To some extent, it probably depends on your goals for LinkedIn and your own personal philosophy, but if you want to be found in the maximum number of searches, there’s no debate. Open networking is the way to go.

If you decide that open networking is not for you, and that you really do want to limit your connections to people you know, then at least make sure to add as many of them as possible using the various features LinkedIn makes available.

6. Create a Personal URL

When you create a profile, LinkedIn will automatically assign you a profile URL that can be used to access your profile directly. It will usually contain numbers and letters. But you can change this URL so that it contains your name (mine is www.linkedin.com/in/louisefletcher).

This is important not so much for internal LinkedIn results, but for external Internet searches. When a recruiter or potential client researches you, you want them to find compelling and positive information. LinkedIn has enormous weight with the search engines, and your profile is one of the best ways to ensure you make page one of Google for your name.

7. Make Your Profile Public

LinkedIn allows you to control how much of your information is visible to people who are not connected to you. There is no reason not to open this up when you are looking for a new position. Remember that not all recruiters or clients will be viewing your profile after logging in to LinkedIn. Many will come to it via a Google search. If you set most of your profile to private, it won’t be very impressive.

Tip: To change this, click on the ‘edit profile’ tab and look for ‘Public Profile.’  Click the small ‘edit’ next to the URL and you will arrive at the page where you can choose what to make public. Unless you have a strong reason not to do this, I recommend sharing everything.

8. Get Recommended

LinkedIn allows people to write recommendations for each other and many recruiters place great store by these recommendations. Therefore you should ask your contacts to write them for you or, if you’re not comfortable just coming out and asking, write recommendations for other people without being asked. Many of them will reciprocate.

9. Stay Active

Once you have set up a great profile, stay active on the site. Post regular status updates (this will keep your name in front of your contacts who will see your updates on their page), continue to make new contacts, and use the site to research potential employers or network with people who can help in your search.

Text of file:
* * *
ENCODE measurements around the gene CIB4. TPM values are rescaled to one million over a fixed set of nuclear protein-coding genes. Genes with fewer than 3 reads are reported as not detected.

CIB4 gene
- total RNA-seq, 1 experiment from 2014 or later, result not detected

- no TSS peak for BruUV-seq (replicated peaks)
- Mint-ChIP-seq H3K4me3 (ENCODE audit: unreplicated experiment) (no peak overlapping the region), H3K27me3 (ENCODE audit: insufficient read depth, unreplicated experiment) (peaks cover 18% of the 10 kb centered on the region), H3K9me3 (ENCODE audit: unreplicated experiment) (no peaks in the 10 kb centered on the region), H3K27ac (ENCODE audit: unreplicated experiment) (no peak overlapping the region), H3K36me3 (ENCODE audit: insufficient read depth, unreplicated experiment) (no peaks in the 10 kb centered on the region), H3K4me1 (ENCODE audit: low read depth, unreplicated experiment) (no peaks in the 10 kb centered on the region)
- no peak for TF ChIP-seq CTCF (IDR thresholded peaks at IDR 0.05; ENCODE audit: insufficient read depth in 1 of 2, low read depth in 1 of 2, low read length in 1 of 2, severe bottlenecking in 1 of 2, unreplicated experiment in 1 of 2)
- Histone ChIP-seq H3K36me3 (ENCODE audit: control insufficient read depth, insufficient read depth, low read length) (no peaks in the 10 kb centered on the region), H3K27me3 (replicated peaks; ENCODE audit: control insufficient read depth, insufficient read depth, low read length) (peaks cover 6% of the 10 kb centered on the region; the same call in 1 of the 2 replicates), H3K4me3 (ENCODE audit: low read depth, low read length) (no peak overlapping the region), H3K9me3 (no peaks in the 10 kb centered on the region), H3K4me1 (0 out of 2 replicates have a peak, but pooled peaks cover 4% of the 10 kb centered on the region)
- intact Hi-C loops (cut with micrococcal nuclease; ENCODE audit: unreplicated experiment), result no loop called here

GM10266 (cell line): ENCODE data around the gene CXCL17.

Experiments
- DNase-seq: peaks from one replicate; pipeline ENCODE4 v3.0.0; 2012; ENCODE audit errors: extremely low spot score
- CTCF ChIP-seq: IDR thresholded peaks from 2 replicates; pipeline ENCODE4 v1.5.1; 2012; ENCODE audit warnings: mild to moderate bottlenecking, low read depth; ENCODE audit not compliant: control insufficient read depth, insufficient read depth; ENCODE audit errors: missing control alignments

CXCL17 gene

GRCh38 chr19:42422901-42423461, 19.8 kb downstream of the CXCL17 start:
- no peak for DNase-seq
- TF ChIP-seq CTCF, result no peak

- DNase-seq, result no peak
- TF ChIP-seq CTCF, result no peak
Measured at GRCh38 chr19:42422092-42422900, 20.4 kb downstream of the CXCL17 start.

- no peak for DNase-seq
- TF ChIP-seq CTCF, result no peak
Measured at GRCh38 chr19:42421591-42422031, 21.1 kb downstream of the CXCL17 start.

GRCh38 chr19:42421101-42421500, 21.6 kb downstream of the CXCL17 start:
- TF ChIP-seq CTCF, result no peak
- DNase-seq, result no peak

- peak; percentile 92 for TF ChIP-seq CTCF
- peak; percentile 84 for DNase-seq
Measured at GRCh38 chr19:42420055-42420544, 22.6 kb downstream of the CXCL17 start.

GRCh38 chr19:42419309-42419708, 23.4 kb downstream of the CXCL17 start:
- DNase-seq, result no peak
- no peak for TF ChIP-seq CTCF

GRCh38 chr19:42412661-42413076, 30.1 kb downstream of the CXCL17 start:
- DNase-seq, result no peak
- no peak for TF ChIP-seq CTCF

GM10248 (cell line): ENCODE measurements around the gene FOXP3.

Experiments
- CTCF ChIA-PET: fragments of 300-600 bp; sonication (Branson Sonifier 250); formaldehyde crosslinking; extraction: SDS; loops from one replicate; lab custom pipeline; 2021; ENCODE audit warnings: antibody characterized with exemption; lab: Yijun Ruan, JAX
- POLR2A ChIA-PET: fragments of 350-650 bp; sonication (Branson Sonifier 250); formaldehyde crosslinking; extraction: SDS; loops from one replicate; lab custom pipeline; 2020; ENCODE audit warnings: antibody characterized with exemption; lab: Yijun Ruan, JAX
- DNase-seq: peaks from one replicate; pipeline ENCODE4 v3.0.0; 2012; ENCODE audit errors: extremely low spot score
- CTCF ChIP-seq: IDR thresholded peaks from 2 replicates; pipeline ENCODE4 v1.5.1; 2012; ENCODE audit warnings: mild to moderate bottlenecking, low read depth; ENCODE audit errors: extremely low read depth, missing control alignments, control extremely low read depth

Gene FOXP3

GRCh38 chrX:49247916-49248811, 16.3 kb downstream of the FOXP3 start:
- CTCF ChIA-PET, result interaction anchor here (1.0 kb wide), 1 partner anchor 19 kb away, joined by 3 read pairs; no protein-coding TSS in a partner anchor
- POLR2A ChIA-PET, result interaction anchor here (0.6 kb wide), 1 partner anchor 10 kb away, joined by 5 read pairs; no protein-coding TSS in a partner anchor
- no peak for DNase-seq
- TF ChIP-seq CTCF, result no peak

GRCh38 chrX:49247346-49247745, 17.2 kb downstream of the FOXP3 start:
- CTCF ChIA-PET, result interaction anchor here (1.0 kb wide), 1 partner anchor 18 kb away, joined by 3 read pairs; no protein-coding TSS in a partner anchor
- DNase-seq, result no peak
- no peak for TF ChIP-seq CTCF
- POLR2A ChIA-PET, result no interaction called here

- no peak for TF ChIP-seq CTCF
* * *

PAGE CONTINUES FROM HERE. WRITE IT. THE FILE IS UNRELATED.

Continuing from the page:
In Summary

LinkedIn is increasingly becoming an essential tool for professional and executive-level job seekers. Not only do they advertise vacancies and provide the opportunity to research and network with people in your target companies, but they are increasingly marketing their database to recruiters and this gives you an excellent opportunity to raise your profile and get in front of the right people.

It’s completely free to join, although there is an option to upgrade to a paid version (not necessary for most people) and it’s the largest professional social networking site on the Internet. 

Finally, as I mentioned earlier, LinkedIn profiles rank extremely high on search engines. This means that you when recruiters or potential clients search for your name on the web, your LinkedIn profile is one of the first things they are likely to find.

So if you do not have a profile, go set one up right now! And if you have one already, check that you’ve followed every one of my nine steps and make any changes necessary.

Happy social networking!

PS: If you are ready to really get the most out of LinkedIn, check out The Blue Sky Guide to LinkedIn. This downloadable e-book takes you step-by-step through the site, with detailed instructions and screenshots on everything from setting up an effective profile through making connections all the way to understanding the many additional benefits the site has to offer. Once you learn how to use LinkedIn properly, you’ll never leave.

Author, Louise Fletcher

Louise Fletcher

Louise co-founded Blue Sky in 2002 after a career as an HR executive in industries such as music, video games, fashion and advertising. Louise is a word nerd at heart and loves to write. She developed the Blue Sky resume approach, has written three books, and has been a featured expert for Oprah Winfrey Magazine, The Washington Post and The Ladders among many others. In her spare time she paints and cooks. She also gardens, with results that can best be described as mixed.